In the rush to win the COVID-19 vaccine race, researchers must not break defined guidelines and processes involved in developing a vaccine, as finding shortcuts may do more harm than good in the long run, Indian health experts warned on Wednesday.
Nearly four decades and 32 million deaths later, the world is still waiting for an HIV vaccine. An effective vaccine for dengue fever, which infects as many as 400,000 people a year according to the World Health Organisation (WHO), has eluded scientists for decades.
A clinical trial for an HIV vaccine was discontinued early this year since the vaccine was not found to prevent infections of human immunodeficiency virus, the virus that causes AIDS.
Currently, there are over 100 vaccine candidates at different stages of trials for SARS CoV-2 virus but there is always uncertainty with the vaccine development.
"In the end, the vaccine has to be safe for public use and also elicit protective immune response. We are hopeful but there is no assurance that a vaccine can be successfully developed for every virus. We will have to adapt and live with this new coronavirus," said doctor Navin Kumar, Head of Clinical Microbiologist and Infection Prevention, Manipal Hospital, New Delhi.
We keep hearing about sporadic claims coming from various countries about a new vaccine candidate that has been successful, a drug combo that is working in critically-ill patients, or old vaccines that are found to be useful, but nothing is proven yet on a mass scale.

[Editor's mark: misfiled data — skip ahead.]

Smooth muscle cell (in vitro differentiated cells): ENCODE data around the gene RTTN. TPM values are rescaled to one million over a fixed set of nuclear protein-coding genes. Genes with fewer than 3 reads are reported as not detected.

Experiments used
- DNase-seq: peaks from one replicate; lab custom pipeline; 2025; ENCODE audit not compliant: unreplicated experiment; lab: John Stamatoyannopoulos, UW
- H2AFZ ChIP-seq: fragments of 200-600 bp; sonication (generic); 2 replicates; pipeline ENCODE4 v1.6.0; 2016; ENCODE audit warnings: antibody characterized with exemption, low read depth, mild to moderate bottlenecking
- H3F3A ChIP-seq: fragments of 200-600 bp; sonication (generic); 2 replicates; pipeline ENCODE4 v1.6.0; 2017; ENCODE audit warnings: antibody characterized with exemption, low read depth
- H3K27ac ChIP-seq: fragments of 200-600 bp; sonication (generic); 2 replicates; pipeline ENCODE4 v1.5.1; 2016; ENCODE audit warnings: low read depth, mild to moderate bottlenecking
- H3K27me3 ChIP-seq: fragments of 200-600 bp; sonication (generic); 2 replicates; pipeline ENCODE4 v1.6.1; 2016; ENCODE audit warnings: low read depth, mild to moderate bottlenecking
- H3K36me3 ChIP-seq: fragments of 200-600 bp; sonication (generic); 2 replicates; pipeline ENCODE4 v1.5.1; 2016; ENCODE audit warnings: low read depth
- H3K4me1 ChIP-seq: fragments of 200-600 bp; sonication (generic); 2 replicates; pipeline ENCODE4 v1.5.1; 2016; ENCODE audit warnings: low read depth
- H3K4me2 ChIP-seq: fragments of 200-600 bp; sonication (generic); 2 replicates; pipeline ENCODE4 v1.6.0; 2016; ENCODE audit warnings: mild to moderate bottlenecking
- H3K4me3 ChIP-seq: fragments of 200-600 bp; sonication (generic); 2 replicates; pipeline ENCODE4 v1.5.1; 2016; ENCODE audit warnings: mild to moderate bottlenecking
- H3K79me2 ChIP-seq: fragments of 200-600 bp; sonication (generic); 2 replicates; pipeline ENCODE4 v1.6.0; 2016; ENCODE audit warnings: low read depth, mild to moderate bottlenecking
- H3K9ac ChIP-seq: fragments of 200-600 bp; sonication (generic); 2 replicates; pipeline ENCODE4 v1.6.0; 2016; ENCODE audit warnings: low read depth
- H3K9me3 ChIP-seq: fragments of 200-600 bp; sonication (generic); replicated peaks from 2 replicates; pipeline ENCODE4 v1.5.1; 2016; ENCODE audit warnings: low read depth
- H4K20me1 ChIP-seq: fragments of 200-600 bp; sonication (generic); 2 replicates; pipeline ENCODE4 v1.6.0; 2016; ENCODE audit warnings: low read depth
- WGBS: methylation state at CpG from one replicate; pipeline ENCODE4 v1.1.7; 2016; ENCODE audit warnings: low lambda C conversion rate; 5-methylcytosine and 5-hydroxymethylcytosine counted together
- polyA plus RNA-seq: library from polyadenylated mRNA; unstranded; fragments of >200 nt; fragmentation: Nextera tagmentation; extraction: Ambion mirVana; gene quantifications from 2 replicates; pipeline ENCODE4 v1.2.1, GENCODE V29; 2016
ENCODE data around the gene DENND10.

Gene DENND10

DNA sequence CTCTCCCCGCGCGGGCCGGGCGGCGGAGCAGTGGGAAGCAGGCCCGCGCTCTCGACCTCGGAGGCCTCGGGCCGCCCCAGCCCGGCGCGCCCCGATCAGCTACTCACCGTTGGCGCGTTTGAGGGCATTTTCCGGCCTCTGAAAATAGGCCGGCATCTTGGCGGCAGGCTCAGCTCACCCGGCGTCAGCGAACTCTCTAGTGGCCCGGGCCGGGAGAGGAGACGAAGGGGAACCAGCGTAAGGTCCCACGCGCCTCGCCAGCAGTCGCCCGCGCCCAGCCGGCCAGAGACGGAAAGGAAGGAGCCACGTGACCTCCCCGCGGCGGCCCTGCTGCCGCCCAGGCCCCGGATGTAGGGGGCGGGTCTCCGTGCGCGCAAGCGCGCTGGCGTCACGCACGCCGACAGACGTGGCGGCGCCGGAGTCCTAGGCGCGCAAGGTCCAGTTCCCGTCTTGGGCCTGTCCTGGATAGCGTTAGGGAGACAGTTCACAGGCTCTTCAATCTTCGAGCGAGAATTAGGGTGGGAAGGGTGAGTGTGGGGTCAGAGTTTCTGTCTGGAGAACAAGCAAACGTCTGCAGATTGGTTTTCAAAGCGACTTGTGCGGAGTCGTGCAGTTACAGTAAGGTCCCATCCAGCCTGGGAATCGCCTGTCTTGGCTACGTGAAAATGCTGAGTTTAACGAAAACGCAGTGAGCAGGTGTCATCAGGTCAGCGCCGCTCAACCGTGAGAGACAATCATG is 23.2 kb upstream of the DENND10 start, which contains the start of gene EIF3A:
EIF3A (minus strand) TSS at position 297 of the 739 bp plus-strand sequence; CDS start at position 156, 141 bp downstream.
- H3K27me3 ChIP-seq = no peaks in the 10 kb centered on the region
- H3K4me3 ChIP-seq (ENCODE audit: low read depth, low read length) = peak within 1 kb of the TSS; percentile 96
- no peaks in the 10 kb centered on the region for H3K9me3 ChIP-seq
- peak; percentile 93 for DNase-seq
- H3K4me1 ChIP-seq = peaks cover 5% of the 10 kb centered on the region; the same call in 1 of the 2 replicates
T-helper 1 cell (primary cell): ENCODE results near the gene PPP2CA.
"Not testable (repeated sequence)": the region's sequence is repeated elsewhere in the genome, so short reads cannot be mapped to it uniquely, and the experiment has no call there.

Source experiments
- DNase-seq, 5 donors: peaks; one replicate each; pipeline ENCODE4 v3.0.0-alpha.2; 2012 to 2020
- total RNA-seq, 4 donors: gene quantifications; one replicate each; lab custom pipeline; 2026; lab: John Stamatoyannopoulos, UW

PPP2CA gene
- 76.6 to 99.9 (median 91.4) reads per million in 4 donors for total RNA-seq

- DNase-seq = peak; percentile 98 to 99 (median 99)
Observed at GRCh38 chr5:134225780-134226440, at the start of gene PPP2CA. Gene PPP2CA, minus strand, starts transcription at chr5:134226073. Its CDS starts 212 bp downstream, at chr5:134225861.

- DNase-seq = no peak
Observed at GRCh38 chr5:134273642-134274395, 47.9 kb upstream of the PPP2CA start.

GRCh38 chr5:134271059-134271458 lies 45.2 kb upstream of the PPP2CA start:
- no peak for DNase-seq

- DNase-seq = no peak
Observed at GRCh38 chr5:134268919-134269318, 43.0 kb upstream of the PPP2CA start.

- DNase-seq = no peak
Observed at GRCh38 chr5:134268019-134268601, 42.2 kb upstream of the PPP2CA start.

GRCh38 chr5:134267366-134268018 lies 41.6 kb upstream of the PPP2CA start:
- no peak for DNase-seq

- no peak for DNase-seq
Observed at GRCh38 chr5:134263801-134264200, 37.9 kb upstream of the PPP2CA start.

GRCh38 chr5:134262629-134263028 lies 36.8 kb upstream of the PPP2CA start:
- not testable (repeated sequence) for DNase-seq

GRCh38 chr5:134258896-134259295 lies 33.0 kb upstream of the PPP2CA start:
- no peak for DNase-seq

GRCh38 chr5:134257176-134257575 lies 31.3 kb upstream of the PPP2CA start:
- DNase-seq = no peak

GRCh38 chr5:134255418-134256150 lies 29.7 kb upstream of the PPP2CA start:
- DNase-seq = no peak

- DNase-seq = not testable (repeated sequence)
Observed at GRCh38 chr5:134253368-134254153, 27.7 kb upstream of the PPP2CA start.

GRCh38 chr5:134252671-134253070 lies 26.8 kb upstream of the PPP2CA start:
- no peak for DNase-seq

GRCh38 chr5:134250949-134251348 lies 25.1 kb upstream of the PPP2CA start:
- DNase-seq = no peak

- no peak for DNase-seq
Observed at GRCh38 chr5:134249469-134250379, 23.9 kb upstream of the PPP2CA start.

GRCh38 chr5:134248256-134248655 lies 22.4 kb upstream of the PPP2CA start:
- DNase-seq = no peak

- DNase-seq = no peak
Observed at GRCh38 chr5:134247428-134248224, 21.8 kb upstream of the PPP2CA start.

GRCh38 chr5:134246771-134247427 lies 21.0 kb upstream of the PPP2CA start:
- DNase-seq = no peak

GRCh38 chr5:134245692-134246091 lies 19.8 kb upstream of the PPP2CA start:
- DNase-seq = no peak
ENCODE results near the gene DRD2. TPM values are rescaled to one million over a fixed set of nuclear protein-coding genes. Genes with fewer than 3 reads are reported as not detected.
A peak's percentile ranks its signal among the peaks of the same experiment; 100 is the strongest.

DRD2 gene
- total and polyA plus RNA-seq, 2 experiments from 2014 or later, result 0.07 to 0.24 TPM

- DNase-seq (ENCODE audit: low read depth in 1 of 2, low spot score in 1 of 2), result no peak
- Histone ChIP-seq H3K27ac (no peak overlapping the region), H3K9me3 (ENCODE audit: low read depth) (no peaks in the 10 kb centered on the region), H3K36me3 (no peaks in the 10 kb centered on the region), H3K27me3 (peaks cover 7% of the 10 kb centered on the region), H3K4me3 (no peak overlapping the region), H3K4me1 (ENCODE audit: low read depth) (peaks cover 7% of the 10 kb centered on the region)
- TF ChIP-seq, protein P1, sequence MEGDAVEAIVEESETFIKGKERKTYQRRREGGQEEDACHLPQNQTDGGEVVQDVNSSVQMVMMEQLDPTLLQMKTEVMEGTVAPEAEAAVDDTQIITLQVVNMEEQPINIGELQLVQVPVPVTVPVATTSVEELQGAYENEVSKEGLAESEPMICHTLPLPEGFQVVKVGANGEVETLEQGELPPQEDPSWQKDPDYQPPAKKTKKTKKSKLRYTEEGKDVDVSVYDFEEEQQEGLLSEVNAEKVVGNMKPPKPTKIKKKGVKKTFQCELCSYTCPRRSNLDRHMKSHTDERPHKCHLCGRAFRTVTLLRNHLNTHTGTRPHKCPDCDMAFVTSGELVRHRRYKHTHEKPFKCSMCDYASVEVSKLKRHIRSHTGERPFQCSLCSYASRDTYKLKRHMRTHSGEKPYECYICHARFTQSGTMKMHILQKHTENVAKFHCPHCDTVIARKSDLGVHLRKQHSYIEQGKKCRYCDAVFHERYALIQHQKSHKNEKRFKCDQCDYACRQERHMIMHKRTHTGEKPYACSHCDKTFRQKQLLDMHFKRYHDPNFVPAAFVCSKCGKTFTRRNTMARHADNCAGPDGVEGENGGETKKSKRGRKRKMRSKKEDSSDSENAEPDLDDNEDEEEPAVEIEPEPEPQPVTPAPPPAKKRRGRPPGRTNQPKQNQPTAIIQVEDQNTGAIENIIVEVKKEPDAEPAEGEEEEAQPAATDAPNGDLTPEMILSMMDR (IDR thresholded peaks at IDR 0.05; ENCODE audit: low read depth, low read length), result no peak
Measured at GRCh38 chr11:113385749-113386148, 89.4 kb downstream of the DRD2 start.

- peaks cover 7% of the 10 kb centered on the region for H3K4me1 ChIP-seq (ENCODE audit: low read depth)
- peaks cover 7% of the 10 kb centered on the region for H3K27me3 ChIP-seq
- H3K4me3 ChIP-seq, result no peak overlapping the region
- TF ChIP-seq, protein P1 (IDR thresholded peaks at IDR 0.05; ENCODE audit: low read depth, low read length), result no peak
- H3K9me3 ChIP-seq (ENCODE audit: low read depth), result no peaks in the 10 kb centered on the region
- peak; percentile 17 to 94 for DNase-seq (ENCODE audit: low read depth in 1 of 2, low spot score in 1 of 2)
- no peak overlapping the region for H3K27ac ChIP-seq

"The destination still seems to be far away. The reason is that the vaccine needs to be safe and effective. The regulatory pathway for the vaccine to be available is, thus, meant to be slow, deliberate, reflective, data-rich, data-informed, and peer-reviewed," said doctor Anil Handoo, MD, Senior Director Hospital Lab Services at the BLK Super Speciality Hospital.
Shortcuts can run humanity into bigger problems.
"Also, there is a possibility that we might need to return to a new normal without the availability of a vaccine. And, perhaps, 'herd immunity' shall eventually help," Handoo told IANS.
Herd immunity is a form of indirect protection from infectious disease that occurs when a large percentage of a population has become immune to an infection, whether through previous infections or vaccination, thereby providing a measure of protection for individuals who are not immune.
According to doctor Supradip Ghosh, Director and Head, Department of Critical Care Medicine, Fortis Escorts Hospital, Faridabad, scientific facts are still emerging and we are not quite sure whether herd immunity will be impactful or not.
"There are reports of recovered patients getting reinfected with SARS CoV2. We are yet to answer whether natural infection with the virus gives full protection from reinfection or not," Ghosh told IANS.
It is time for us to accept coronavirus as the new normal and start living with it.
"We must take precaution against the possible spread of the disease. Today it is coronavirus, tomorrow it may be something else, some of them may be genetically engineered. Life must move on," Ghosh added.
Virus testing and contact tracing is going to become part of our life in the short term, the experts noted.